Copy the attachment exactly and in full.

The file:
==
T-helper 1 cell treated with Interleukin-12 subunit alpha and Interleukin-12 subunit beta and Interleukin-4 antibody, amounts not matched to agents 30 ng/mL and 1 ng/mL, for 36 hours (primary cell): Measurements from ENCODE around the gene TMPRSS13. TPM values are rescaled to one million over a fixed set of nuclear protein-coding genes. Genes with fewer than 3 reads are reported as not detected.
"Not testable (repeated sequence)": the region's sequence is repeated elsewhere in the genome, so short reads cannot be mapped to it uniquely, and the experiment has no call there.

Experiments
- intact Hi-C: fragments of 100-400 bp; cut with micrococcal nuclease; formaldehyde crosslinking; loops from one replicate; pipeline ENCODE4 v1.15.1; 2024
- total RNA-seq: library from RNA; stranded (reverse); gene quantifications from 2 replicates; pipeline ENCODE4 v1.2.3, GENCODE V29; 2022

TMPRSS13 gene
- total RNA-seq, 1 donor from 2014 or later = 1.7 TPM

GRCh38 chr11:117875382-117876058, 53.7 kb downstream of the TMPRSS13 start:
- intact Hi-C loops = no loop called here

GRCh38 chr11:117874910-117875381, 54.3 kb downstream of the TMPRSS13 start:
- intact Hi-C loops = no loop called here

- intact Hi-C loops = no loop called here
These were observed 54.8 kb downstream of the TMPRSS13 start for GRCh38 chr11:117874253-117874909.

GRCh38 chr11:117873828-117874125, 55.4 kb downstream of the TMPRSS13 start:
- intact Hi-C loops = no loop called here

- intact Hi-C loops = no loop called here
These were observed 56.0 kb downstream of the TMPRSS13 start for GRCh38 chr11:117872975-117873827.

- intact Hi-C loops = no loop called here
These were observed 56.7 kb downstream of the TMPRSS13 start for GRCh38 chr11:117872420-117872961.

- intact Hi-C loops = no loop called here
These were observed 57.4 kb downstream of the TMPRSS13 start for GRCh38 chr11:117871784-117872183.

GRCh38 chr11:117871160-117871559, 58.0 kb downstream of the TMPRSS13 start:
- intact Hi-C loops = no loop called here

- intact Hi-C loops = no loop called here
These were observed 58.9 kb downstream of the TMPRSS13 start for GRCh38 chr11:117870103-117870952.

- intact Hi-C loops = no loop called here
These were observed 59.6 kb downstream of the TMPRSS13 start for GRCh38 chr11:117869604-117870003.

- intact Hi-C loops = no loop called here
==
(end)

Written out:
T-helper 1 cell treated with Interleukin-12 subunit alpha and Interleukin-12 subunit beta and Interleukin-4 antibody, amounts not matched to agents 30 ng/mL and 1 ng/mL, for 36 hours (primary cell): Measurements from ENCODE around the gene TMPRSS13. TPM values are rescaled to one million over a fixed set of nuclear protein-coding genes. Genes with fewer than 3 reads are reported as not detected.
"Not testable (repeated sequence)": the region's sequence is repeated elsewhere in the genome, so short reads cannot be mapped to it uniquely, and the experiment has no call there.

Experiments
- intact Hi-C: fragments of 100-400 bp; cut with micrococcal nuclease; formaldehyde crosslinking; loops from one replicate; pipeline ENCODE4 v1.15.1; 2024
- total RNA-seq: library from RNA; stranded (reverse); gene quantifications from 2 replicates; pipeline ENCODE4 v1.2.3, GENCODE V29; 2022

TMPRSS13 gene
- total RNA-seq, 1 donor from 2014 or later = 1.7 TPM

GRCh38 chr11:117875382-117876058, 53.7 kb downstream of the TMPRSS13 start:
- intact Hi-C loops = no loop called here

GRCh38 chr11:117874910-117875381, 54.3 kb downstream of the TMPRSS13 start:
- intact Hi-C loops = no loop called here

- intact Hi-C loops = no loop called here
These were observed 54.8 kb downstream of the TMPRSS13 start for GRCh38 chr11:117874253-117874909.

GRCh38 chr11:117873828-117874125, 55.4 kb downstream of the TMPRSS13 start:
- intact Hi-C loops = no loop called here

- intact Hi-C loops = no loop called here
These were observed 56.0 kb downstream of the TMPRSS13 start for GRCh38 chr11:117872975-117873827.

- intact Hi-C loops = no loop called here
These were observed 56.7 kb downstream of the TMPRSS13 start for GRCh38 chr11:117872420-117872961.

- intact Hi-C loops = no loop called here
These were observed 57.4 kb downstream of the TMPRSS13 start for GRCh38 chr11:117871784-117872183.

GRCh38 chr11:117871160-117871559, 58.0 kb downstream of the TMPRSS13 start:
- intact Hi-C loops = no loop called here

- intact Hi-C loops = no loop called here
These were observed 58.9 kb downstream of the TMPRSS13 start for GRCh38 chr11:117870103-117870952.

- intact Hi-C loops = no loop called here
These were observed 59.6 kb downstream of the TMPRSS13 start for GRCh38 chr11:117869604-117870003.

- intact Hi-C loops = no loop called here